Gloria Ramirez was a 31-year-old woman suffering from advanced cancer. Though there was nothing unusual about her except for being too young, the incident that followed her admittance to the emergency room baffled the doctors and researchers. Dubbed “the toxic lady”, the hospital staff who were exposed to her body became ill and even had to be hospitalized. It was so bizarre that it inspired episodes in many TV shows, including The X-Files, Grey’s Anatomy, The New Detectives, and Law & Order. Here are the details about the mystery of Gloria Ramirez and all the pandemonium that ensued.
At around 8.15 PM on February 19, 1994, Gloria Ramirez was admitted to the emergency room of Riverside General Hospital, southern California, as she was suffering from adverse effects of advanced cervical cancer.
By the time she got to the emergency room, she was in a confused state and already suffering from abnormal heart rate and breathing. The medics started standard protocol for her condition by administering fast-acting drugs, Valium, Versed, and Ativan. Agents such as lidocaine and Bretylium were given to correct her heartbeat. When it became clear to them that she wasn’t responding, they tried to defibrillate her. They also noticed an oily sheen on her chest and a fruity, garlic-like odor which they thought was coming from her mouth.
When they tried to draw blood from her arm, they noticed an ammonia-like smell coming from the tube and manila-colored particles in her blood. Shortly after that, three of the medics began feeling sick and fainted one after the other. A total of 23 staff became sick after exposure, and 5 were hospitalized.
It was a registered nurse, Susan Kane, who drew blood and noticed the smell as the syringe filled. She fainted after handing the syringe to a medical resident, Julie Gorchynski, and was taken out of the room. After that, Gorchynski felt nauseated and lightheaded, she left to a nurse’s desk, and there she fainted too. Next to faint was a respiratory therapist, Maureen Welch, who was trying to keep Ramirez breathing with bag valve mask.
Following that, several other people, including staff, started saying they felt ill and the staff was ordered to evacuate the emergency room to the hospital’s parking lot. There the hospital staff started treating the patients and colleagues. The clothes of whoever could have been exposed were removed into plastic bags. A bare minimum of staff remained to stabilize Gloria Ramirez. At 8.50 PM, after 45 minutes of CPR and defibrillation, she was pronounced dead due to kidney failure.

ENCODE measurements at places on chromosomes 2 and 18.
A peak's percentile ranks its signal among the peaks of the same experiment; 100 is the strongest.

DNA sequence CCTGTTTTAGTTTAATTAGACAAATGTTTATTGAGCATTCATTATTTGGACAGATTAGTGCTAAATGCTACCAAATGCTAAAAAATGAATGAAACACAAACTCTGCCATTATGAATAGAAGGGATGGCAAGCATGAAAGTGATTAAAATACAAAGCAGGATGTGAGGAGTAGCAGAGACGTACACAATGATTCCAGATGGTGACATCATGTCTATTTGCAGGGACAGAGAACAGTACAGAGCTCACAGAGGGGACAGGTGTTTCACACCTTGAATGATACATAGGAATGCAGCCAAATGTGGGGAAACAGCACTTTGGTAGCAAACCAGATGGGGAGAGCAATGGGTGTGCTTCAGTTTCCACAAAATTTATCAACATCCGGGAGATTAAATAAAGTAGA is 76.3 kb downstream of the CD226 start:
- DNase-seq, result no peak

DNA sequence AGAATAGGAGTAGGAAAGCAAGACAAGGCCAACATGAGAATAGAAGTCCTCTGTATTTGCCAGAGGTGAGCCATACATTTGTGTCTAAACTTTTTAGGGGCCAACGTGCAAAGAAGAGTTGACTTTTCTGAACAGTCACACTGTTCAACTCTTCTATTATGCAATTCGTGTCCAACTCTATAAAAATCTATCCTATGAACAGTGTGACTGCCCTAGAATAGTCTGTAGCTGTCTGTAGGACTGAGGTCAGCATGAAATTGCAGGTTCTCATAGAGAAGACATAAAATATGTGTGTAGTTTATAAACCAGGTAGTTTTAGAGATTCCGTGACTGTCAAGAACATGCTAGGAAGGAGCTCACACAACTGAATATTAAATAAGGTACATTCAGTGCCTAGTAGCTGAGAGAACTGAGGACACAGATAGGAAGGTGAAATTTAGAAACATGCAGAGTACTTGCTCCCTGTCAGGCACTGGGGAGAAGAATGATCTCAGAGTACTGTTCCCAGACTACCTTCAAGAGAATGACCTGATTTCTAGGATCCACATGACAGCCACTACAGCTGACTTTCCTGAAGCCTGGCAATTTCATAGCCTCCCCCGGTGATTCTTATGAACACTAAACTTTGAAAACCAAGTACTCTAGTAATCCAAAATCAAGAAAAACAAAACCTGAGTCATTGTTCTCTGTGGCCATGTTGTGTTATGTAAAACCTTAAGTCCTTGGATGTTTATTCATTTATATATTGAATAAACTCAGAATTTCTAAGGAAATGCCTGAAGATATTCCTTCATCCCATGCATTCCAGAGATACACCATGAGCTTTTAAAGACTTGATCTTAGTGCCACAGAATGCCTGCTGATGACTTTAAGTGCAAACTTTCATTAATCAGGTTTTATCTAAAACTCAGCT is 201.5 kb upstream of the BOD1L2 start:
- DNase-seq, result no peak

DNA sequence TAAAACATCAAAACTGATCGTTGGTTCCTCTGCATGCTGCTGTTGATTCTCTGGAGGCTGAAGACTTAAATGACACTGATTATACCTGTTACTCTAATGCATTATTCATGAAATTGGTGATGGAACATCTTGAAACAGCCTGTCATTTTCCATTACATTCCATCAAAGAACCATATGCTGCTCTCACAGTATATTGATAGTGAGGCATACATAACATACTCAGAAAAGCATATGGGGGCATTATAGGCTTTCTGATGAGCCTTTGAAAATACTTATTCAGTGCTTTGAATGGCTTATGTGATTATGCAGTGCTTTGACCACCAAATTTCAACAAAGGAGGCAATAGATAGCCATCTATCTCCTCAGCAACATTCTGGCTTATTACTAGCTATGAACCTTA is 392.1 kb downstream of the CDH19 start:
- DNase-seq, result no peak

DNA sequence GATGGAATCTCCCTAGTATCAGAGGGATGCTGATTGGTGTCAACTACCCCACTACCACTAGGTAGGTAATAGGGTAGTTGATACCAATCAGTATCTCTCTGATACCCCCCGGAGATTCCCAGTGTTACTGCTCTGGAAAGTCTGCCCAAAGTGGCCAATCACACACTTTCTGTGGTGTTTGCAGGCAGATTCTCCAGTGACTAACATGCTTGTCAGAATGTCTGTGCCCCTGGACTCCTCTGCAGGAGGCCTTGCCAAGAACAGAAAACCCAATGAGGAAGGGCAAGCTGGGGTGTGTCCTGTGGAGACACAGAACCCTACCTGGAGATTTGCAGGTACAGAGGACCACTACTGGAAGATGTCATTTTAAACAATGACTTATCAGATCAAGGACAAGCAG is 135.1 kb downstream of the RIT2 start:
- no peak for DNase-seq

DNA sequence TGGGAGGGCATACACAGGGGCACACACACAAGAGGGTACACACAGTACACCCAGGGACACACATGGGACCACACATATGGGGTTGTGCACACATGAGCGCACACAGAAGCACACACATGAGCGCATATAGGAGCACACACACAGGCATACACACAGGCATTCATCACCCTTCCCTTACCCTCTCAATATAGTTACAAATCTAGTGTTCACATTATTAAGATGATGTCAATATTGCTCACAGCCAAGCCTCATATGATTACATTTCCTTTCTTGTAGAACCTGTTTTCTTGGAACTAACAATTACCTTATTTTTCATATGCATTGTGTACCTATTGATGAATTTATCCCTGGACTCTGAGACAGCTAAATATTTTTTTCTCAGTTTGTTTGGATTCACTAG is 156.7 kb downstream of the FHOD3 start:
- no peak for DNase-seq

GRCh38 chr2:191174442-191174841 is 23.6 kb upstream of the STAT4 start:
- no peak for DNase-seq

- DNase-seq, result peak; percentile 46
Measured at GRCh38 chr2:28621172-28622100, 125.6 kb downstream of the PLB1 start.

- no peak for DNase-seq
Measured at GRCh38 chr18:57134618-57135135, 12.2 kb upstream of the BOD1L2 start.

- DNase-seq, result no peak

The medical resident, Gorchynski, was affected the worst. She suffered from tremors, apnea, hepatitis, pancreatitis, and avascular necrosis in her knees, a condition in which the bone tissue doesn’t get enough blood and starts to die.
Gorchynski had to spend two weeks in intensive care and use crutches for two months. Susan Kane’s symptoms were flailing limbs and rise in body temperature. A nurse, Sally Balderas, who went back inside to help shift Ramirez into the isolation room started retching and felt a burning sensation on her skin. Soon her situation got worse and had to be laid out on a gurney. At around 11 PM, a hazardous materials team from Riverside County arrived and started looking for known volatile toxins, including hydrogen sulfide, but found none. Then came the pathologists from Riverside Coroner’s Office who took samples of blood, tissue, and air from the body bag and aluminum crate in which Ramirez’s body was held.
The autopsy continued for several days, and several hypotheses were put forward. One plausible explanation was that Gloria Ramirez could have used dimethyl sulfoxide (DMSO) as a home remedy for pain, which built up due to kidney failure, then converted to DMSO2 when the medics administered oxygen and again during defibrillation converted to DMSO4, a powerful poisonous gas.
The Riverside’s Coroner’s Office gave the investigation work to Lawrence Livermore National Laboratory, who came up with the DMSO hypothesis. DMSO is a solvent used as a powerful degreaser and sometimes as a home remedy for pain. It is sold in gel form at hardware stores and said to have a garlic-like smell, which explains the odor and greasiness of her chest. In DMSO2 form, it is known to crystallize at room temperature, which could explain the manila-colored crystals the blood that was drawn from her body (at 98.6 0F) and into the syringe (at room temperature, 64 0F).
Finally, the electric shocks during defibrillation could have converted DMSO2 to DMSO4, exposure to which could have caused the symptoms among those who were in the vicinity. Though other theories were proposed, including mass hysteria, the Coroner’s Office concluded Livermore’s explanation more probable.